Sunday, December 22, 2013

A story about sadhu-sanga, by Bhakta Tom

Since you are reading this, you have probably met a saintly person who made you feel warm inside, and you are looking for more of this contagious warmth. The truth is, we live in a very cold place, so it is essential for us to seek warmth.
A freezing person cannot warm himself in this place even by rolling into a ball. So we seek friends and family and squeeze really tight together to create a space of warmth between us. But since everyone is cold, we have little warmth to contribute, yet most people consider this the best that can be had.

In this land is a mountain called Bhakti, which is very difficult to climb, but at its peak burns an eternal fire of love, and the few who have reached it never have to freeze again. Having had all their needs satisfied, they take pity on us and wander down the mountain, offering hugs to all they meet. These climbers are called sadhus in the land, and hugging is called sanga.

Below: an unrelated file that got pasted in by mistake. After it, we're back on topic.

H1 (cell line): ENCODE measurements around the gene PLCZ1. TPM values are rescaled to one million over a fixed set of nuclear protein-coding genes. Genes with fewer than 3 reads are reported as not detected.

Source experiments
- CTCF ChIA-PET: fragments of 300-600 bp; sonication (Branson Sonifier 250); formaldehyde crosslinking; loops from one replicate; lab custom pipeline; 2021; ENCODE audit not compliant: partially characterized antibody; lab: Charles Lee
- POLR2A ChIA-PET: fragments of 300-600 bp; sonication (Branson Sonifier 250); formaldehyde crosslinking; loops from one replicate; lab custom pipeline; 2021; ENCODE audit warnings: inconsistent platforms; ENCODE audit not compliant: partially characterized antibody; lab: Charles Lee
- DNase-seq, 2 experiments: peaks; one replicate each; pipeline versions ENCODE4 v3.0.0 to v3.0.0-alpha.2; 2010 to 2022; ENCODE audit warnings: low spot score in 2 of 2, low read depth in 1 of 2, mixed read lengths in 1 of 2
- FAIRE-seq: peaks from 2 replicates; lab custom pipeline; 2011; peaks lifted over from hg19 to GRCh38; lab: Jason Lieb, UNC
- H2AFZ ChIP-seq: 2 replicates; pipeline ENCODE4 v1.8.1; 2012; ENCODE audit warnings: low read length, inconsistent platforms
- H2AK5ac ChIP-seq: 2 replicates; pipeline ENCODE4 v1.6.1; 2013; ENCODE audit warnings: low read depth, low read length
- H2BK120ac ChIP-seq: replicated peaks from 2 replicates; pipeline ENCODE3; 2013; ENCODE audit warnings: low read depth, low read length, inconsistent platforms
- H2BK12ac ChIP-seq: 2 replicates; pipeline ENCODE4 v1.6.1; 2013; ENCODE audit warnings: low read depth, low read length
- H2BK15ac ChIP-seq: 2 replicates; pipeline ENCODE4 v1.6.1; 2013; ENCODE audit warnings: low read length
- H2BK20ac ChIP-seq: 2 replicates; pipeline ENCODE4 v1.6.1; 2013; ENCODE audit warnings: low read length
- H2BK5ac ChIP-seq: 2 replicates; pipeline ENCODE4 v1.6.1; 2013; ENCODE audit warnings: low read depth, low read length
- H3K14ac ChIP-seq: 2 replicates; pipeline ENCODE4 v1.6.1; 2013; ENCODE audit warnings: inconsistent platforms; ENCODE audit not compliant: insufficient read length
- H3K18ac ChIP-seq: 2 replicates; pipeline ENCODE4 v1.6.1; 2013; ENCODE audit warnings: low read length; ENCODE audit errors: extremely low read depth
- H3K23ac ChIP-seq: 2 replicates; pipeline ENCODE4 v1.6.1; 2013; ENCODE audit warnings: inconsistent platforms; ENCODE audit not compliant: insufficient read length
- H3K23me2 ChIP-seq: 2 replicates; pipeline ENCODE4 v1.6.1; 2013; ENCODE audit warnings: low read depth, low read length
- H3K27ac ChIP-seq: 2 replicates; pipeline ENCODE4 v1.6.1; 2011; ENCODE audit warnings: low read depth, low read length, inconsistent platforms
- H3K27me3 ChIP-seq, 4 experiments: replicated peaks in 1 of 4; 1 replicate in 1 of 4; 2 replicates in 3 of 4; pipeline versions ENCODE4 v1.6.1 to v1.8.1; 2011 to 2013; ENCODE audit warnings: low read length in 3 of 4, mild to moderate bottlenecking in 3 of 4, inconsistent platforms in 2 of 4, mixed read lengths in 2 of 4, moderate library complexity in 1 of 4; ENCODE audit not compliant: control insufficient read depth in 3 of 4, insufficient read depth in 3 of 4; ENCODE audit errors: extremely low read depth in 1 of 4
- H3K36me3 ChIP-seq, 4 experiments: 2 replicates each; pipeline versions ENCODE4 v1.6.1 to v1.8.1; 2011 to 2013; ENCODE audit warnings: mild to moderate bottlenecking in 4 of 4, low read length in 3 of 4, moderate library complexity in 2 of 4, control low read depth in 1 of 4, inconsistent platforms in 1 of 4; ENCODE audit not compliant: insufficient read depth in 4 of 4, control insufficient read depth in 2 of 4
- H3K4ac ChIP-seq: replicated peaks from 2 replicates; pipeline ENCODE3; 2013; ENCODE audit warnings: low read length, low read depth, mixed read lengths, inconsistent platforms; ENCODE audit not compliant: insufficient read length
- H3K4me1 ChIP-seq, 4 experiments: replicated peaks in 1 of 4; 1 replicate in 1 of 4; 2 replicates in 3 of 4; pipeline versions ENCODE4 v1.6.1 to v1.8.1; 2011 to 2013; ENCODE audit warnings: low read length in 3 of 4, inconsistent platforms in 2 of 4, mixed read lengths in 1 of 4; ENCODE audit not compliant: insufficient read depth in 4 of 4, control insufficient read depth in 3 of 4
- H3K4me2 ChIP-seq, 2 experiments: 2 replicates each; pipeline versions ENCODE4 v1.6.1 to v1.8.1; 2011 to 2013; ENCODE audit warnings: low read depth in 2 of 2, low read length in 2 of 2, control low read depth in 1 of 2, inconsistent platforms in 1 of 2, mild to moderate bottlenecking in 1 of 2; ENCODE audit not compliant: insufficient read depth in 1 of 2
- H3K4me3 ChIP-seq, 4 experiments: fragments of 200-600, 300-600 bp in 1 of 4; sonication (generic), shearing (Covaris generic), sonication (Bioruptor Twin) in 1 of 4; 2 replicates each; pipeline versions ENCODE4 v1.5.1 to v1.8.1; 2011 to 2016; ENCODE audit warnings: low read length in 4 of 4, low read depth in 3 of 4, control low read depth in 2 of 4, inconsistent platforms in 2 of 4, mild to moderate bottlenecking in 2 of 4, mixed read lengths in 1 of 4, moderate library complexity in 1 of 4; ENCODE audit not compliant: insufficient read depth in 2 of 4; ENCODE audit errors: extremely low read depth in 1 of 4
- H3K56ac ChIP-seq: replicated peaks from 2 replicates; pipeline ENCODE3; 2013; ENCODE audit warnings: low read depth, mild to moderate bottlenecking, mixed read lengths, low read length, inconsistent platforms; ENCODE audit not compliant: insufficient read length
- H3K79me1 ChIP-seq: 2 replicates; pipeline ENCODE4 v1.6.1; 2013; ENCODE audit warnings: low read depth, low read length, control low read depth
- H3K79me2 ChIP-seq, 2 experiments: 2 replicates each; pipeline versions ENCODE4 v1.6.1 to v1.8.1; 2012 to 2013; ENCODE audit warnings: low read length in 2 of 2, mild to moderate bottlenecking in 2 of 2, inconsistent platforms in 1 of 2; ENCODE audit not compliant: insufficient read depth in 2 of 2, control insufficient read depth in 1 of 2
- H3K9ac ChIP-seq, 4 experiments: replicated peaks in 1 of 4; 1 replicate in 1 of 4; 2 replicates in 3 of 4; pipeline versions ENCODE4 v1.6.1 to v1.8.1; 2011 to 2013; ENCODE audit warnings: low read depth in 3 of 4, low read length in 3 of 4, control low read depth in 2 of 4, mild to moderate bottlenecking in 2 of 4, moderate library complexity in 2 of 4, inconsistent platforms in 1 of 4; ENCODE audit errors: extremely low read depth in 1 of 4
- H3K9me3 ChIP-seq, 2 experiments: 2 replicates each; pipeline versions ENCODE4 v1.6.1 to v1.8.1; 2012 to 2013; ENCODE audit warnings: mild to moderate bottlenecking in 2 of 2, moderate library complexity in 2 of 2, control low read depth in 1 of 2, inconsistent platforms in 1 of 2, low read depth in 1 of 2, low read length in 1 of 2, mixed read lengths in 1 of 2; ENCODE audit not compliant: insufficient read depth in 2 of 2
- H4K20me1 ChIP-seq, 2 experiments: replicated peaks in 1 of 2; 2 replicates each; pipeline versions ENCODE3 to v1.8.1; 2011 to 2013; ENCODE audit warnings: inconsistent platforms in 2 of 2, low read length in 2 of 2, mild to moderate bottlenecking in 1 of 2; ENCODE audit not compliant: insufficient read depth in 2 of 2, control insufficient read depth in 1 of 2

Just as a stone taken out of fire is hot, and can heat cold stones in its vicinity, this warmth is spreading through contact, so that after receiving a hug, you can pass on a piece of the heat to others, thus making also them satisfied.

As rumor is spreading about this sacred fire, more and more people begin to climb the mountain of Bhakti. Yet you see noone climbing up all the way by themselves. In fact, this is impossible, since a cold body is too stiff for the difficult climbing exercise. The beauty of sadhu-sanga is that the sadhus climb up and down all the time - up a bit to meet someone to hug, and down a bit to hug others - thus we all cooperate in climbing.

The mystery of sadhu-sanga is that very few have seen the fire of love, yet we can know the fire by the warmth that the sadhus bring down to us, who have set up camp at the foot of mountain Bhakti.

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